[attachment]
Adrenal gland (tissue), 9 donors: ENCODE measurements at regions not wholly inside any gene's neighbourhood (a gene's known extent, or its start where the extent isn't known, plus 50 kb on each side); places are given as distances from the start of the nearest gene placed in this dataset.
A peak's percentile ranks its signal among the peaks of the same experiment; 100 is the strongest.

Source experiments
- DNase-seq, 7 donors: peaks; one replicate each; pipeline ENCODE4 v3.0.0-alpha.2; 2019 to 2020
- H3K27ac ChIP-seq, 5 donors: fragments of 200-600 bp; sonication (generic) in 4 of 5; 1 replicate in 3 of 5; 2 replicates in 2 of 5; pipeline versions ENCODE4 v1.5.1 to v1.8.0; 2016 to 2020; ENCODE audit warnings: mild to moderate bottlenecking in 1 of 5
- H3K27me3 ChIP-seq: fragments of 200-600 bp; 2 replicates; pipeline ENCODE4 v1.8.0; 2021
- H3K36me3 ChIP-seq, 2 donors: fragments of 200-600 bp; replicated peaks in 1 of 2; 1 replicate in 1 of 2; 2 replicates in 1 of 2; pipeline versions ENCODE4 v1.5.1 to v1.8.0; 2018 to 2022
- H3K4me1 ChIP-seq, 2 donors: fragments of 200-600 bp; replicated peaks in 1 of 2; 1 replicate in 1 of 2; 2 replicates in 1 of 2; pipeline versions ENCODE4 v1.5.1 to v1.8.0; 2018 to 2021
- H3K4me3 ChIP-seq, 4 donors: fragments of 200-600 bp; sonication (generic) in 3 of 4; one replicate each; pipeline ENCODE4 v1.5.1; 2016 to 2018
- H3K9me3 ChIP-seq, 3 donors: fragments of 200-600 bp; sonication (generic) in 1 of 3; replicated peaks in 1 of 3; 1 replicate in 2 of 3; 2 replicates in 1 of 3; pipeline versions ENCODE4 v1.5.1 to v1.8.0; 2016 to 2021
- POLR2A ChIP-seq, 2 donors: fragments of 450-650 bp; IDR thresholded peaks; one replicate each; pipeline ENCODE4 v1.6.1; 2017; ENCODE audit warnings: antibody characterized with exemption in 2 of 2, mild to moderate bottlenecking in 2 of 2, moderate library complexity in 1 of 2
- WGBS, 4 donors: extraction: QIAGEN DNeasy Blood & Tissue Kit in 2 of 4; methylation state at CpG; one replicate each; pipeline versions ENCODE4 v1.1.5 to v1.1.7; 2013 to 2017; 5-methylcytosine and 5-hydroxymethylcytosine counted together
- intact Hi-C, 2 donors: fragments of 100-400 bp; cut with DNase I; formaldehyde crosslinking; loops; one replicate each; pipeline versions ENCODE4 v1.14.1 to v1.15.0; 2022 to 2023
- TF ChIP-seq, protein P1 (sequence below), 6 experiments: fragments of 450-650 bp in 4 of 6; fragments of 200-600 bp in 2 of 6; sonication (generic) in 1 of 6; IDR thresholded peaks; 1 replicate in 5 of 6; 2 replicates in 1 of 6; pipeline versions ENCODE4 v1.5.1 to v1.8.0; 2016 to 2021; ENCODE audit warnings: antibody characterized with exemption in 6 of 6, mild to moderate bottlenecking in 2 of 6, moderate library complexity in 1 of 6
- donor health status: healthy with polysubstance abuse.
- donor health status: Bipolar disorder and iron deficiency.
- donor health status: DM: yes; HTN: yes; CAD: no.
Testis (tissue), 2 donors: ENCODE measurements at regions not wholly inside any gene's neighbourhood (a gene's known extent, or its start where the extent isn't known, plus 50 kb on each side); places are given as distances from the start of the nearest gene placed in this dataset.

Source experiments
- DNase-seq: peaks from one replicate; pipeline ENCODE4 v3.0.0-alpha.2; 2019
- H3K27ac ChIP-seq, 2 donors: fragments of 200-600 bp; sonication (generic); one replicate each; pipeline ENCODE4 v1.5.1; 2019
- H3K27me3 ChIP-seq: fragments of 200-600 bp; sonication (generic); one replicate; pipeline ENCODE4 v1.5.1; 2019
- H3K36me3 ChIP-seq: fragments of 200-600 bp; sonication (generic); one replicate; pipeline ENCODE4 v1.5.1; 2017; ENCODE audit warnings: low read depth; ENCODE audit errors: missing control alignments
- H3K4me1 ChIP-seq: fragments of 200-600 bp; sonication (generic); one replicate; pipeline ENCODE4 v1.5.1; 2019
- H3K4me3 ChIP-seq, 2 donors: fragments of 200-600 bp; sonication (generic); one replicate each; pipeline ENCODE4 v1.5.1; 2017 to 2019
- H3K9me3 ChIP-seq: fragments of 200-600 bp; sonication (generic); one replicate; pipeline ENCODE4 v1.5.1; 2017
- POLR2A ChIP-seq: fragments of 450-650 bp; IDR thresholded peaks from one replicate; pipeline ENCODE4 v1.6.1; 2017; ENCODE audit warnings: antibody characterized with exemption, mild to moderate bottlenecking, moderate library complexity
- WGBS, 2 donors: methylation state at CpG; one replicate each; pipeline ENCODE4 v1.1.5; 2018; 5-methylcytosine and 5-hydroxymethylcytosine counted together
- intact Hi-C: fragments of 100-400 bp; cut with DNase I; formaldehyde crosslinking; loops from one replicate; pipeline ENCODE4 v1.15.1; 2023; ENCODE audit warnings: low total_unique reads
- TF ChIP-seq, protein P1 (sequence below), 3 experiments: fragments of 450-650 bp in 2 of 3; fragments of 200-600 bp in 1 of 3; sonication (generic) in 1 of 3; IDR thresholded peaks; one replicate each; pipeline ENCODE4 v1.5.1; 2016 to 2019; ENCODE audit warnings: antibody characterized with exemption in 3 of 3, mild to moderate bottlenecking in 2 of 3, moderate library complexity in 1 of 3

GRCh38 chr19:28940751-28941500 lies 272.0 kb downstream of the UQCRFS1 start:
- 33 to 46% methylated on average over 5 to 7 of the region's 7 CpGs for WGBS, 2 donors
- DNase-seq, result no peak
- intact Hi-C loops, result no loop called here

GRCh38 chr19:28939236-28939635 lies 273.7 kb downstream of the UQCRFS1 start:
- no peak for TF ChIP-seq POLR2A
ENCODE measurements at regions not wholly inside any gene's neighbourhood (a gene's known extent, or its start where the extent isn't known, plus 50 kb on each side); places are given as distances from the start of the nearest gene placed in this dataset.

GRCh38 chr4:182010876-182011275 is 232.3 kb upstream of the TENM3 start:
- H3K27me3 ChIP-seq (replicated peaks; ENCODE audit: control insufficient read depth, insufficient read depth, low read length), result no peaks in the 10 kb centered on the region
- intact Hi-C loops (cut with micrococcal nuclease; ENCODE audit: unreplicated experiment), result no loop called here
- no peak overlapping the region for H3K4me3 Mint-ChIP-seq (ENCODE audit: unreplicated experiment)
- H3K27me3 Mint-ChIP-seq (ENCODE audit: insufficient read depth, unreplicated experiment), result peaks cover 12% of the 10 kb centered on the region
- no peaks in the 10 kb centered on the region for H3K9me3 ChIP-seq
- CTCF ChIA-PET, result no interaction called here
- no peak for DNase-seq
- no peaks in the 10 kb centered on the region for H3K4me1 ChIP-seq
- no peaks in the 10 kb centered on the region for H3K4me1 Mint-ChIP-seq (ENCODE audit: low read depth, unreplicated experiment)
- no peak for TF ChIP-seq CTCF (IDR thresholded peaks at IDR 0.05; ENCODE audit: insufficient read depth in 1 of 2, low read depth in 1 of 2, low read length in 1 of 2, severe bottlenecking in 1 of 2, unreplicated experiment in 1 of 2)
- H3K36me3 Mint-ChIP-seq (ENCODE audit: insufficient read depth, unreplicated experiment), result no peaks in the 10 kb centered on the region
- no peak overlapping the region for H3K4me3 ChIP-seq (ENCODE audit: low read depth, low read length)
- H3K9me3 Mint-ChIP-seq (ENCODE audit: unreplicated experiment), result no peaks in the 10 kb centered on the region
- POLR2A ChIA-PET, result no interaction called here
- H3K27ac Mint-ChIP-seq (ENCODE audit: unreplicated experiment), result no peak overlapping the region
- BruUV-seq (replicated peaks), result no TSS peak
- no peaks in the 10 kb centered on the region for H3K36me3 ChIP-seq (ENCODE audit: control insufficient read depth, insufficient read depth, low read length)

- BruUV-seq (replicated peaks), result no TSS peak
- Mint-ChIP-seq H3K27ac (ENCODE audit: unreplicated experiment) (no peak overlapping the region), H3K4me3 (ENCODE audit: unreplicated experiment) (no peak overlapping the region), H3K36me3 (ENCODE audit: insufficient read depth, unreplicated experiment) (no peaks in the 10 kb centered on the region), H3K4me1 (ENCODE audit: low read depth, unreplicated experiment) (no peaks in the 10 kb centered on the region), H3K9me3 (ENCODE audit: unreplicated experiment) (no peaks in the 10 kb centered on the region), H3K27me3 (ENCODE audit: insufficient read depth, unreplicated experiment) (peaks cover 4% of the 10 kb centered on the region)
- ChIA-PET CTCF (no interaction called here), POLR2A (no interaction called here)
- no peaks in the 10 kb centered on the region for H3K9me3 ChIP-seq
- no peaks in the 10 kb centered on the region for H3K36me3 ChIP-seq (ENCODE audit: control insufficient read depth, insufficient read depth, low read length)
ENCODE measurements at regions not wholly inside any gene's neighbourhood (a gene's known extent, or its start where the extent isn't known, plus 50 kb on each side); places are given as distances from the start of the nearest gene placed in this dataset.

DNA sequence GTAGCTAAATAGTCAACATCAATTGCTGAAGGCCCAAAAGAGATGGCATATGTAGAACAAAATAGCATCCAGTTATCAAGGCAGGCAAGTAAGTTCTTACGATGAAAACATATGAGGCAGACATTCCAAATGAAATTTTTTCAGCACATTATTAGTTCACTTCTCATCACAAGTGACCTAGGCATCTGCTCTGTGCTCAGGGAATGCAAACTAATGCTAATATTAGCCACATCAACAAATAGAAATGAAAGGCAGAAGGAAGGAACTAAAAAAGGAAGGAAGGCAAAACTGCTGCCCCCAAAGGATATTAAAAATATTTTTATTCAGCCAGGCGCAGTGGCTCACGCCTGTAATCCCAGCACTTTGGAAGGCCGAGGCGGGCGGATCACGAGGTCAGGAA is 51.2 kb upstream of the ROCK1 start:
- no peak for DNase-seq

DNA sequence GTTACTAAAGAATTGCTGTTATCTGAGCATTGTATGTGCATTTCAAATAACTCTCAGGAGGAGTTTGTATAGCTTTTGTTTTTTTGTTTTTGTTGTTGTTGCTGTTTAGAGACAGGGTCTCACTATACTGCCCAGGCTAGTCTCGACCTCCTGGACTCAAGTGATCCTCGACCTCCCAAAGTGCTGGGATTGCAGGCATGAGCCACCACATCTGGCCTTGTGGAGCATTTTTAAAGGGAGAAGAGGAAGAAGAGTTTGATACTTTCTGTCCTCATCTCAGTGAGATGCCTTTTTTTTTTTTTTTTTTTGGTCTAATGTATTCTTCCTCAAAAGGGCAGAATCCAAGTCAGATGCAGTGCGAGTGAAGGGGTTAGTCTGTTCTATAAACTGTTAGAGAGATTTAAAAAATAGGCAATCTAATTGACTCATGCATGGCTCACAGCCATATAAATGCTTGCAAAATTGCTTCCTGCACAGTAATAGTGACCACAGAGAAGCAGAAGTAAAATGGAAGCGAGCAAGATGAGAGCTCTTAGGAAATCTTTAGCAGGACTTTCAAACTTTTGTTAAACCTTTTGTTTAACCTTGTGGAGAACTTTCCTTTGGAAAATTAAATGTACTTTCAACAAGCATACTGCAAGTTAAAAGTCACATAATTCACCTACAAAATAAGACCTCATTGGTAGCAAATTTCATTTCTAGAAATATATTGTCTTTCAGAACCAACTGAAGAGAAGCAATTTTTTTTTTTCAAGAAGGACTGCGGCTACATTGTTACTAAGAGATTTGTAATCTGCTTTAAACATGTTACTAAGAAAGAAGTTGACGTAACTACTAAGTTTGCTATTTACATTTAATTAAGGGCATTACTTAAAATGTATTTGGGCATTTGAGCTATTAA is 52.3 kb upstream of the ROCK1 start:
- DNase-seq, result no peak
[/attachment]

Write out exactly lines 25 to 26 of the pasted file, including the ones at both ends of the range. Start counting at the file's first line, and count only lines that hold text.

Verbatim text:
- H3K4me3 ChIP-seq, 2 donors: fragments of 200-600 bp; sonication (generic); one replicate each; pipeline ENCODE4 v1.5.1; 2017 to 2019
- H3K9me3 ChIP-seq: fragments of 200-600 bp; sonication (generic); one replicate; pipeline ENCODE4 v1.5.1; 2017